My Suburban was ready to start getting packed. I had retrieved my 6’x12′ open box trailer from the welder (where repairs to the tongue had been made). As I was backing, backing and rebacking the trailer down my steep front drive towards my garage, I suddenly heard something different sound-wise coming from under the hood.
Now you have to understand that while I’m no rocket scientist, most of the operations of a motor vehicle are pretty straight forward from a common sense, mechanical point of view. Complications do arise with computer interactions and what not, but the “mechanical” aspects of how motors operate have essentially stayed the same since Ford started the wheels a rollin.
Anyways, after popping the hood I discover that all of my power steering fluid is coating the interior of my engine space (and subsequently dripping down the driveway of the house I am trying to move out of and sell 😥
So, being the “save a buck” and “do it yourself, like real men do” kind of guy that I am, I went to Kragen’s (my favorite autoparts store). They are usually very helpful, and the individuals I usually consult with were not in that day so I went it alone. Purchasing what I figured were adequate parts, I went home to make the repair. What I hadn’t accounted for was the 1500 to 2000 psi of pressure that is exerted through the power steering hose and how that would simply blow through the rubber repair patch that I had painstakingly applied.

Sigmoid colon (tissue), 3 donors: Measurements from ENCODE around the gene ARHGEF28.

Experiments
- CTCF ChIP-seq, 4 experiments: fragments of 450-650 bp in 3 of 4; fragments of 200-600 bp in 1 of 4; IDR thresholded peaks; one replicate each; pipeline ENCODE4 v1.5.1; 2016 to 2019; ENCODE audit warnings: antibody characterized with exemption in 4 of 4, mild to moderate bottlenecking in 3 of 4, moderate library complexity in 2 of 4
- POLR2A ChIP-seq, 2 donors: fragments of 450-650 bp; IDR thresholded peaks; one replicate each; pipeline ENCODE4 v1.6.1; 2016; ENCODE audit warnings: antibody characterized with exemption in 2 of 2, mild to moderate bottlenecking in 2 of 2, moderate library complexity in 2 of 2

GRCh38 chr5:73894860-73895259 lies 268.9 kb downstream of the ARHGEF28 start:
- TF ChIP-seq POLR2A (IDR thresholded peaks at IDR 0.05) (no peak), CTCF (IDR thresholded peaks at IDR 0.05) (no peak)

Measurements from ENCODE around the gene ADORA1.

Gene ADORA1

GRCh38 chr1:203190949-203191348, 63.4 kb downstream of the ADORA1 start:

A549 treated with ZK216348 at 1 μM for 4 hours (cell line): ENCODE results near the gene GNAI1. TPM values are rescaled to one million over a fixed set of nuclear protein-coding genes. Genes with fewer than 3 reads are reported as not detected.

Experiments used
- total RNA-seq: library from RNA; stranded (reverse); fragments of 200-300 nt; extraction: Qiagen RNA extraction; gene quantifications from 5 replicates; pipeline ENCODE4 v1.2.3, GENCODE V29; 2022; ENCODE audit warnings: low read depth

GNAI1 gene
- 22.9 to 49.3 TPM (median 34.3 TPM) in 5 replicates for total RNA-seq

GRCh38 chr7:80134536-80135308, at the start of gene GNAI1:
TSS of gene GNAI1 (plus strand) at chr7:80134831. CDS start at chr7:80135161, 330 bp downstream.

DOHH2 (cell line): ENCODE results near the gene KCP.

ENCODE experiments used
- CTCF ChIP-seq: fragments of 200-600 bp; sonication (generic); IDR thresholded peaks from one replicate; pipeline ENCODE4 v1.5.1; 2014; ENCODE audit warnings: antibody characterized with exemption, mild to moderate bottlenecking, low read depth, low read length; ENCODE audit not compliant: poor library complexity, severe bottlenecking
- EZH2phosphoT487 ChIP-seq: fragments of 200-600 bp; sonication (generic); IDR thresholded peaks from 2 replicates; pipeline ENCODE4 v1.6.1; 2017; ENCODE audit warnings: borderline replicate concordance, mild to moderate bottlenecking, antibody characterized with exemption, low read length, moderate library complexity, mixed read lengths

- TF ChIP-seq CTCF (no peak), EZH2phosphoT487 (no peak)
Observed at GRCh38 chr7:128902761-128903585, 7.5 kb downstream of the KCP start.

Well, at this point my options were to buy a kit for $10 or so that calls for cutting the high pressure hose, inserting a male:male fitting into the two cut ends of the hose and clamping it down on both sides, or I could go to the local mechanic that I trust, by the way, and see what it would take to get the right part installed.
As fate would have it all it “took” was $69.90 parts and labor and about an hour and a half of my time. I value my time pretty highly, so let’s just say that the entire “job” cost me in the neighborhood of $250. But that $69.90 cash out of my pocket is so incredibly worth the piece of mind that I won’t have to think about it as I make the 1,000 mile trip from NorCal to AZ late next week (pulling a trailer, no less!)
Have you had auto repair scenarios like the above? I often repair my own vehicles and do most of the maintenance work on them as well. Makes me feel more connected and in touch with the mechanical aspects of how they are running at any given moment. But I have more stories like the above, as I bet you do as well. I’d love to hear some of your stories of how you discovered that spending just a few dollars was so much more effective than doing it yourself. Please share!